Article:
36 CFR 219.11 - Timber requirements based on the NFMA.
While meeting the requirements of §§ 219.8 through 219.10, a plan developed or revised under this part must include plan components, including standards or guidelines, and other plan content regarding timber management within Forest Service authority and the inherent capability of the plan area, as follows:
(a)Lands not suited for timber production.
(i) Statute, Executive order, or regulation prohibits timber production on the land;
(v) There is no reasonable assurance that such lands can be adequately restocked within 5 years after final regeneration harvest; or
(vi) The land is not forest land.
(2) The responsible official shall review lands identified in the plan as not suited for timber production at least once every 10 years, or as otherwise prescribed by law, to determine whether conditions have changed so that they have become suitable for timber production. As a result of this 10-year review, the plan may be amended to identify any such lands as suitable for timber production, if warranted by changed conditions.
(b)Timber harvest for purposes of timber production. A plan that identifies lands as suitable for timber production must include plan components, including standards or guidelines, to guide timber harvest for timber production or for other multiple use purposes on such lands.
(c)Timber harvest for purposes other than timber production. Except as provided in paragraph (d) of this section, the plan may include plan components to allow for timber harvest for purposes other than timber production throughout the plan area, or portions of the plan area, as a tool to assist in achieving or maintaining one or more applicable desired conditions or objectives of the plan in order to protect other multiple-use values, and for salvage, sanitation, or public health or safety. Examples of using timber harvest to protect other multiple use values may include improving wildlife or fish habitat, thinning to reduce fire risk, or restoring meadow or savanna ecosystems where trees have invaded.
(d)Limitations on timber harvest. Whether timber harvest would be for the purposes of timber production or other purposes, plan components, including standards or guidelines, must ensure the following:
(4) Where plan components will allow clearcutting, seed tree cutting, shelterwood cutting, or other cuts designed to regenerate an even-aged stand of timber, the plan must include standards limiting the maximum size for openings that may be cut in one harvest operation, according to geographic areas, forest types, or other suitable classifications. Except as provided in paragraphs (d)(4)(i) through (iii) of this section, this limit may not exceed 60 acres for the Douglas-fir forest type of California, Oregon, and Washington; 80 acres for the southern yellow pine types of Alabama, Arkansas, Georgia, Florida, Louisiana, Mississippi, North Carolina, South Carolina, Oklahoma, and Texas; 100 acres for the hemlock-Sitka spruce forest type of coastal Alaska; and 40 acres for all other forest types.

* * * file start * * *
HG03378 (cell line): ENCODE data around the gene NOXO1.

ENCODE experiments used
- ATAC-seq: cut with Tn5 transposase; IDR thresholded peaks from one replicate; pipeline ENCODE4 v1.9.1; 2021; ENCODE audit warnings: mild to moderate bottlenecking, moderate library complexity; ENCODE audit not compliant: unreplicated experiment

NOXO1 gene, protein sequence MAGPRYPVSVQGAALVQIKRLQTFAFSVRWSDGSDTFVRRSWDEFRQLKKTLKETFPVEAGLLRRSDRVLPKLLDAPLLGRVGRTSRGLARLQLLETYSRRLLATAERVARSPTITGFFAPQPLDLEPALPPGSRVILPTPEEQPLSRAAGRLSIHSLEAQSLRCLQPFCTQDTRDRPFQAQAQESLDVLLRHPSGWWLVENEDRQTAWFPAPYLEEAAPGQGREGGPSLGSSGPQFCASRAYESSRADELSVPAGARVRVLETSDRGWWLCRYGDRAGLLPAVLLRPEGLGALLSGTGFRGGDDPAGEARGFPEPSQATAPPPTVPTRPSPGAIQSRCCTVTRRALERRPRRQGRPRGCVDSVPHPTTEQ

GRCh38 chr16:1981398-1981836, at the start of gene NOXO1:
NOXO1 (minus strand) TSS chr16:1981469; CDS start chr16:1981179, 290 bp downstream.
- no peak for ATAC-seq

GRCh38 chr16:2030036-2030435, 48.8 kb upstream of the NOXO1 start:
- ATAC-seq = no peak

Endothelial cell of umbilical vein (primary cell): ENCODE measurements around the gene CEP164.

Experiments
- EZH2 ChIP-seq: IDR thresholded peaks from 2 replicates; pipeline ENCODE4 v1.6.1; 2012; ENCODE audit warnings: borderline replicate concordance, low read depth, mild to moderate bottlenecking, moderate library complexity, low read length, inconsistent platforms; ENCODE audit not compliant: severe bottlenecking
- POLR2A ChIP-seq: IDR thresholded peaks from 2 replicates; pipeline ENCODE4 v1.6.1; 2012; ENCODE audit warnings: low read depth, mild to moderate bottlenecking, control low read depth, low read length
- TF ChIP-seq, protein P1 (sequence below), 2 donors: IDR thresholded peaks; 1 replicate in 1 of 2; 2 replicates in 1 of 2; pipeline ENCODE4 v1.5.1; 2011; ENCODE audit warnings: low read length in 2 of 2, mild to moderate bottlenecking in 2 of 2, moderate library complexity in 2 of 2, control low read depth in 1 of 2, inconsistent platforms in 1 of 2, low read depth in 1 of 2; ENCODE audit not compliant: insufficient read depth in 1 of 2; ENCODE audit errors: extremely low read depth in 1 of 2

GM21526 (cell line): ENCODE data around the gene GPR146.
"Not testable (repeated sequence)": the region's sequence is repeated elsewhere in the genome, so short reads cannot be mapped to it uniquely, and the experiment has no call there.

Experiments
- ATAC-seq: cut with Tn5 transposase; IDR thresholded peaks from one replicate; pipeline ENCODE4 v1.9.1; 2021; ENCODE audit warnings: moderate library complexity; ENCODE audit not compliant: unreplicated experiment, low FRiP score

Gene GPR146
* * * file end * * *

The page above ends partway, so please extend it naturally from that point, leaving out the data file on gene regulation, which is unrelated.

(5) Timber will be harvested from NFS lands only where such harvest would comply with the resource protections set out in sections 6(g)(3)(E) and (F) of the NFMA ( 16 U.S.C. 1604(g)(3)(E) and (F)). Some of these requirements are listed in paragraphs (d)(2) to (d)(4) of this section.
(6) The quantity of timber that may be sold from the national forest is limited to an amount equal to or less than that which can be removed from such forest annually in perpetuity on a sustained yield basis. This limit may be measured on a decadal basis.
(i) The plan may provide for departures from this limit as provided by the NFMA when departure would be consistent with the plan's desired conditions and objectives. Exceptions for departure from this limit on the quantity sold may be made only after a public review and comment period of at least 90 days.
(ii) This limit may be based upon increases in harvest levels based on intensified management practices, such as reforestation, thinning, and tree improvement if such practices justify increasing the harvests in accordance with the Multiple-Use Sustained-Yield Act of 1960. The plan must require that such harvest levels be decreased at the end of each planning period if such practices cannot be successfully implemented or funds are not received to permit such practices to continue substantially as planned.
(iii) The Chief must include in the Forest Service Directive System procedures for estimating the quantity of timber that can be removed annually in perpetuity on a sustained-yield basis, and exceptions, consistent with 16 U.S.C. 1611.
(7) The regeneration harvest of even-aged stands of trees is limited to stands that generally have reached the culmination of mean annual increment of growth. This requirement would apply only to regeneration harvest of even-aged stands on lands identified as suitable for timber production and where timber production is the primary purpose for the harvest. Plan components may allow for exceptions, set out in 16 U.S.C. 1604(m), only if such harvest is consistent with the other plan components of the land management plan.